Somewhere in the mail server configuration, I have to tell it to receive mail for @url.com, instead of @mail.url.com?
Link Posted: 1/21/2021 8:47:16 AM EST
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Originally Posted By the-fly:
Keep in mind that Digital Ocean is EXTREMELY spam friendly, and routinely gets firewalled by pissed off mail admins.

Take a look at their listings on Spamhaus....


https://www.spamhaus.org/sbl/listings/digitalocean.com
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I say it in every email thread. If you have to ask pay for email. I've done operations for email service providers and wouldn't want to run my own. It's a pain to do right, and your IP reputation is going to be garbage. Hell, even goatboy has his issues.
Link Posted: 1/21/2021 9:54:58 AM EST
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Originally Posted By packingXDs:

I say it in every email thread. If you have to ask pay for email. I've done operations for email service providers and wouldn't want to run my own. It's a pain to do right, and your IP reputation is going to be garbage. Hell, even goatboy has his issues.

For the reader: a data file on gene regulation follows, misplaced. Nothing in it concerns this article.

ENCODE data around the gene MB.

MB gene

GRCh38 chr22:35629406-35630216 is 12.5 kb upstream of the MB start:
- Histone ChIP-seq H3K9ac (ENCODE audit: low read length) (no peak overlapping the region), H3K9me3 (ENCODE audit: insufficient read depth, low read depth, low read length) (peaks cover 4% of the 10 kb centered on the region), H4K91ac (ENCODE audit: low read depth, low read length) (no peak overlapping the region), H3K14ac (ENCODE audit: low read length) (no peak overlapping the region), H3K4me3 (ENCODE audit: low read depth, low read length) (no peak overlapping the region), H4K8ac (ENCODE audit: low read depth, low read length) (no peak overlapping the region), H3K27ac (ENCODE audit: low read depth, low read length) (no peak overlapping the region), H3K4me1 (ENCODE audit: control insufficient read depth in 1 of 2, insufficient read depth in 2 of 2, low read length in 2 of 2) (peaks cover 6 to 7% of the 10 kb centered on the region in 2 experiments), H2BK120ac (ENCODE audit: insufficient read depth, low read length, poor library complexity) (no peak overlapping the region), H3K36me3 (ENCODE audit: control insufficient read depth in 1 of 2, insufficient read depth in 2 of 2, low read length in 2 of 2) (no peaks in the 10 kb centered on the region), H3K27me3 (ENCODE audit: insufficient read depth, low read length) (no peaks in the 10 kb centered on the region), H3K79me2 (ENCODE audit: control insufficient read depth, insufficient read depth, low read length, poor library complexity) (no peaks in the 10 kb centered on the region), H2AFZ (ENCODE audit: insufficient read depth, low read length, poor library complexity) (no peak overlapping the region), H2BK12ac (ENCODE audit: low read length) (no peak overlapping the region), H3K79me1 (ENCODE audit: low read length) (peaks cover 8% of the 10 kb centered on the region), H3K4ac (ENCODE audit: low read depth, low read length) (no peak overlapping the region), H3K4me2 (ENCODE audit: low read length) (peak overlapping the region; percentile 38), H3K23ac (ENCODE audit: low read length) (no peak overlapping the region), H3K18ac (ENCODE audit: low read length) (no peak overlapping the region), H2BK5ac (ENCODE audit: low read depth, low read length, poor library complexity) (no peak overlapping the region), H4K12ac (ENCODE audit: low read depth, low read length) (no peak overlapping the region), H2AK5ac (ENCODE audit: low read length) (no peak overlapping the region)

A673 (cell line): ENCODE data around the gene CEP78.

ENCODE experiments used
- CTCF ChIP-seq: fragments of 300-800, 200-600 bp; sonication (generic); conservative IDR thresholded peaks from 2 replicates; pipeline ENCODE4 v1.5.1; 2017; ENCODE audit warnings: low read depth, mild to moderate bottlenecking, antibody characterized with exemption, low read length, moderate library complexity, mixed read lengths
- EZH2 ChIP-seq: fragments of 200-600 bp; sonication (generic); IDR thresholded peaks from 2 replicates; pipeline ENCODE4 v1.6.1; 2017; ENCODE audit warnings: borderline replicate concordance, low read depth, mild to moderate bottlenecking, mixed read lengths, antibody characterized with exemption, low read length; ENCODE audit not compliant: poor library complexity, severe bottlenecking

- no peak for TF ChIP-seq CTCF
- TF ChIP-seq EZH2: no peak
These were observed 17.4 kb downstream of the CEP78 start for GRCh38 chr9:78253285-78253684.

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People said the same thing about hosting websites... Then people end up getting horrific shared hosting...

Isn't using something like Sendgrid/Mailgun/Whatever to handle the outgoing a good fix for the IP reputation aspect?
Link Posted: 1/21/2021 1:36:43 PM EST
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Originally Posted By gumbatron:



People said the same thing about hosting websites... Then people end up getting horrific shared hosting...

Isn't using something like Sendgrid/Mailgun/Whatever to handle the outgoing a good fix for the IP reputation aspect?
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Originally Posted By gumbatron:
Originally Posted By packingXDs:

I say it in every email thread. If you have to ask pay for email. I've done operations for email service providers and wouldn't want to run my own. It's a pain to do right, and your IP reputation is going to be garbage. Hell, even goatboy has his issues.